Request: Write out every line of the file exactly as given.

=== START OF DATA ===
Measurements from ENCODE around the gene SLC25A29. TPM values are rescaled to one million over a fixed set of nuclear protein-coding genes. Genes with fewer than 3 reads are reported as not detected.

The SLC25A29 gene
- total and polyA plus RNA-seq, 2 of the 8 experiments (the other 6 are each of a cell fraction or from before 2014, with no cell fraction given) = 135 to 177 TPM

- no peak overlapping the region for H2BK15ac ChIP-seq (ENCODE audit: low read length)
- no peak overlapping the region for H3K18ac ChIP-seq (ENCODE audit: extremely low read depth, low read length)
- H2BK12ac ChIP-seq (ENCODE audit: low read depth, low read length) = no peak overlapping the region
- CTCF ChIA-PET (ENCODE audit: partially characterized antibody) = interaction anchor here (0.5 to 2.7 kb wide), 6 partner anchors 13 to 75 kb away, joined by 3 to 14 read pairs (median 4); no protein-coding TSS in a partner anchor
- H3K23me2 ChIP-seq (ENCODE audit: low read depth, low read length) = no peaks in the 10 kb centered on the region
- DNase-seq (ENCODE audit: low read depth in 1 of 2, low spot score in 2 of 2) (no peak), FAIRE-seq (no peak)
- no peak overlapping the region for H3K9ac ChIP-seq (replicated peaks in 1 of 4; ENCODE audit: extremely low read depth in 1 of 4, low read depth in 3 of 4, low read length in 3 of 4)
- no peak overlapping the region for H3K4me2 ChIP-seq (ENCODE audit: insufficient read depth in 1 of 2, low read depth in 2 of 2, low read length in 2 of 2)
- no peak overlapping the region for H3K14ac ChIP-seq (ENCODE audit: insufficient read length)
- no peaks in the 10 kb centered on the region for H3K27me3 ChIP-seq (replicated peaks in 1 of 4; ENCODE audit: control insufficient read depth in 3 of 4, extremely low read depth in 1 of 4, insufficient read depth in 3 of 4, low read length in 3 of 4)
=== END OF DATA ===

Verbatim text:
Measurements from ENCODE around the gene SLC25A29. TPM values are rescaled to one million over a fixed set of nuclear protein-coding genes. Genes with fewer than 3 reads are reported as not detected.

The SLC25A29 gene
- total and polyA plus RNA-seq, 2 of the 8 experiments (the other 6 are each of a cell fraction or from before 2014, with no cell fraction given) = 135 to 177 TPM

- no peak overlapping the region for H2BK15ac ChIP-seq (ENCODE audit: low read length)
- no peak overlapping the region for H3K18ac ChIP-seq (ENCODE audit: extremely low read depth, low read length)
- H2BK12ac ChIP-seq (ENCODE audit: low read depth, low read length) = no peak overlapping the region
- CTCF ChIA-PET (ENCODE audit: partially characterized antibody) = interaction anchor here (0.5 to 2.7 kb wide), 6 partner anchors 13 to 75 kb away, joined by 3 to 14 read pairs (median 4); no protein-coding TSS in a partner anchor
- H3K23me2 ChIP-seq (ENCODE audit: low read depth, low read length) = no peaks in the 10 kb centered on the region
- DNase-seq (ENCODE audit: low read depth in 1 of 2, low spot score in 2 of 2) (no peak), FAIRE-seq (no peak)
- no peak overlapping the region for H3K9ac ChIP-seq (replicated peaks in 1 of 4; ENCODE audit: extremely low read depth in 1 of 4, low read depth in 3 of 4, low read length in 3 of 4)
- no peak overlapping the region for H3K4me2 ChIP-seq (ENCODE audit: insufficient read depth in 1 of 2, low read depth in 2 of 2, low read length in 2 of 2)
- no peak overlapping the region for H3K14ac ChIP-seq (ENCODE audit: insufficient read length)
- no peaks in the 10 kb centered on the region for H3K27me3 ChIP-seq (replicated peaks in 1 of 4; ENCODE audit: control insufficient read depth in 3 of 4, extremely low read depth in 1 of 4, insufficient read depth in 3 of 4, low read length in 3 of 4)